Issuer Alerts are a form of data sharing between participating issuers and merchants where merchants receive notifications on transactions or disputes that the issuer is about to process into a chargeback, providing the opportunity for merchants to resolve the problem or refund the transaction and prevent a chargeback from occurring.
Issuer Alerts are provided to merchants through the service provider who receives notifications from the cardholder’s issuing bank. It may be that the issuer has identified fraudulent activity on a card before the cardholder does, or it may be that the cardholder initiated a dispute (fraud or non-fraud related) with the issuer but the issuing bank will first address the dispute with the merchant directly through the service provider rather than going through the chargeback process with the card association. This route can benefit both the issuer and merchant by avoiding the costs and operational processes associated with chargebacks.
Through Issuer Alerts, merchants are able to respond to disputes or avoid them entirely by refunding transactions before they hit the cardholder’s statement and before they become a chargeback. If detected early enough, merchants may be able to stop fulfillment or cancel shipment on a physical good. Merchants can also perform link analysis to find other orders associated with the ones in which Issuer Alerts were received.
Key considerations when implementing or buying this functionality include:
How large is the provider’s network of participating issuers? This should be considered in terms of the number of cards issued by participating banks rather than just the number of different issuers participating.
Does the service apply only to fraud or to both fraud and non-fraud related chargebacks?
How are transactions flagged by issuers to become alerts? Does it require the cardholder to contact the issuer and dispute the charge, or does the issuer provide information on all compromised cards to the service provider?
Are both domestic and international issuers participating in the service?
Can merchants provide information on a transaction to the card issuer? (one way versus two way communication)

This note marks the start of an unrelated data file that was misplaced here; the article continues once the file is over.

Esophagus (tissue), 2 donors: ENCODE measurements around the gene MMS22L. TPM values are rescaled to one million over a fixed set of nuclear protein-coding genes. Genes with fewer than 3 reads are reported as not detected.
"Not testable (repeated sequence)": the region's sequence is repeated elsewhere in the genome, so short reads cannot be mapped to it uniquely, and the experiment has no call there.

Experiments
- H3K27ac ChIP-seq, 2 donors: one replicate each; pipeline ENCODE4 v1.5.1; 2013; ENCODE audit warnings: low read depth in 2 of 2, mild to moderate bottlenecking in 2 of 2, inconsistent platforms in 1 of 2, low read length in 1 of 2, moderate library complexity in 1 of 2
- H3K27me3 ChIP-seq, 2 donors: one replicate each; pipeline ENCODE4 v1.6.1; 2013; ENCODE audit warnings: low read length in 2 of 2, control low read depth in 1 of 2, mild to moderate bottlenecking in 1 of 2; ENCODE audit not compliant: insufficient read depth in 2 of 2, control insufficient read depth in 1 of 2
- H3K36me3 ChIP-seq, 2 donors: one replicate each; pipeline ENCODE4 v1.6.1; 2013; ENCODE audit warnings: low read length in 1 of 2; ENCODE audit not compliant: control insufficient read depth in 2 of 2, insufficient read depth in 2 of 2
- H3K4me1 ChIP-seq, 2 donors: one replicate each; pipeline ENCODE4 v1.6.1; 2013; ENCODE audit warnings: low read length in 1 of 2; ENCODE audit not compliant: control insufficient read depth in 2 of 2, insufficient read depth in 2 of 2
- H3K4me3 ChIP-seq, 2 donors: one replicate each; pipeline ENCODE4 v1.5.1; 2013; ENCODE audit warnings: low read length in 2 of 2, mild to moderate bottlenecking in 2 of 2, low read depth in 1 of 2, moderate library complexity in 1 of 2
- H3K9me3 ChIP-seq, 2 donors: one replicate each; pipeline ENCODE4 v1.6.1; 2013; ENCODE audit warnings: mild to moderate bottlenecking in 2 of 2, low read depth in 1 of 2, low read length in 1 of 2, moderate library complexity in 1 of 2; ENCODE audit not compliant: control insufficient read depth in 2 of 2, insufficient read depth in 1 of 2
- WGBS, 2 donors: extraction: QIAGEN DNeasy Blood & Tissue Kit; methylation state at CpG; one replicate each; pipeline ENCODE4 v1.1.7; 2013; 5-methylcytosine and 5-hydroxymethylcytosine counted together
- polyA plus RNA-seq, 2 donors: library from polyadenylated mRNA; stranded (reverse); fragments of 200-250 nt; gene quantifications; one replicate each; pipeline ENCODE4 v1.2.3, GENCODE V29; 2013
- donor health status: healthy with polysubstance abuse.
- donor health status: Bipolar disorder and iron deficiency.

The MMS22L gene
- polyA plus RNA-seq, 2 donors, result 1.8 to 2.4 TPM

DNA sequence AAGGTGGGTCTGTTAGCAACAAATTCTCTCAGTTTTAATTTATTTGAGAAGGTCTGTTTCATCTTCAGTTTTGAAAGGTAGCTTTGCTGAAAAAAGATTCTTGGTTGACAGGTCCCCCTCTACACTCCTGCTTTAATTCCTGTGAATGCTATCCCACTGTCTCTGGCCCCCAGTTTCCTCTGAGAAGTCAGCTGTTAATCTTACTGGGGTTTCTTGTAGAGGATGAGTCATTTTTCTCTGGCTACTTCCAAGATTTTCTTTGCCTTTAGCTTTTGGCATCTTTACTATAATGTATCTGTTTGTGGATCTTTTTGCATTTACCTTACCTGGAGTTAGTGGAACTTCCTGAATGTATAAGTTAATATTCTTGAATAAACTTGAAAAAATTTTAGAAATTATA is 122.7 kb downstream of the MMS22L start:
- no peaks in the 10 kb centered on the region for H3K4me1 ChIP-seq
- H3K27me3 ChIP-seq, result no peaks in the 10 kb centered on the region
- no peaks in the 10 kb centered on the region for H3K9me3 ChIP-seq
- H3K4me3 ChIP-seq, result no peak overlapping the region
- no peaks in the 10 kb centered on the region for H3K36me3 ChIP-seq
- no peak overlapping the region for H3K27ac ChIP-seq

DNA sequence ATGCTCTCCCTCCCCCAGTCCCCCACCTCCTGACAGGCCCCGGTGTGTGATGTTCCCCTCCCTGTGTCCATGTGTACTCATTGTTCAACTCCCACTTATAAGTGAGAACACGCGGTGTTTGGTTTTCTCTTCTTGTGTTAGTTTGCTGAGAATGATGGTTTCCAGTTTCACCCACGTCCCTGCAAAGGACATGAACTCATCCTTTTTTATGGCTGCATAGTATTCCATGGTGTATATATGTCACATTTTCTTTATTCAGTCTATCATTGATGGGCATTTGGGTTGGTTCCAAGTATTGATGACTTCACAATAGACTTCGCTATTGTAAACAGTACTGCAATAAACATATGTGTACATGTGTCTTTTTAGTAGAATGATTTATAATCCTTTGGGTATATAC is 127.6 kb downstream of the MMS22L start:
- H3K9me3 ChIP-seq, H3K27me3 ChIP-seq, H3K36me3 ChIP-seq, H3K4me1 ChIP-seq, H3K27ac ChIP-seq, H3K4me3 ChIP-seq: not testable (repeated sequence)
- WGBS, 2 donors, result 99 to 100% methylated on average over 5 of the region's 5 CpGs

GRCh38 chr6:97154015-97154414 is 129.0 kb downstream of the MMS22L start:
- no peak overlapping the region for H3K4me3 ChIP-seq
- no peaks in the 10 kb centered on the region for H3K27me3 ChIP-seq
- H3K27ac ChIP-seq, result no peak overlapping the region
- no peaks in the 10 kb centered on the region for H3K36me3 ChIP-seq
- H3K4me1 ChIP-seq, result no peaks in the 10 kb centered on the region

How it Works
Typically, Issuer Alerts are sent to merchants through the service provider to recognize transactions that may be fraudulent or would otherwise result in some type of chargeback without intervention. There are some service providers that provide real time data sharing between the merchant and issuer to look for potential fraud. In this case the issuer may provide a real time alert or post alert that fraud or a chargeback is likely.
There are a couple of different ways potential fraud or chargebacks are recognized by issuers and submitted to the vendor offering Issuer Alert services. First, the provider must work with a network of issuers who will provide this information. Issuers participating in the service could notify the service provider when a customer initiates a dispute rather than immediately filing a chargeback. Alternatively, issuers may provide the service with a list of payment card numbers for blocked or compromised accounts, and the list is checked against the transactions the merchant is processing or has already processed. With some services, if fraud is suspected the issuer may even contact the cardholder to determine if the transaction is legitimate before initiating an alert. Some Issuer Alert services may also offer the ability for merchants to submit information about transactions to the card issuer through the service provider.
Using the Results
It can be weeks or months after a transaction is processed before the cardholder recognizes the charge and initiates a chargeback. But Issuer Alerts enable merchants to recognize these transactions before they become a chargeback so the response time from purchase to chargeback notification is shorter. Merchants should investigate the transaction related to the alert and make a decision on how to handle the transaction. Generally, this would include refunding the transaction and notifying the issuer of the outcome so that the chargeback is avoided. If detected early enough, the merchant may be able to stop fulfillment or shipment of the good to avoid lost product.
Another application of Issuer Alert services is to perform link analysis on the orders that were flagged by issuers as fraudulent. This could enable merchants to find and cancel or refund other linked orders made by the same entity that may have been conducted using a card issued by a bank that is not participating in the service.
Issuer Alerts are also beneficial for avoiding chargebacks with billing and other non-fraud related issues. If a cardholder goes directly to their issuing bank to say they are owed a refund, were billed twice, want to cancel recurring charges or initiate some other dispute, and the issuer is participating with an Issuer Alert service, then the issuing bank can work with the merchant directly to resolve the issue rather than go through the chargeback process. This saves both parties fees and resolves the issue more quickly for the cardholder.
Issuer Alerts can benefit all types of online retailers and merchants in reducing their chargebacks, and they are especially useful for merchants that offer digital goods, subscription services and recurring billing, as well as merchants with high margins.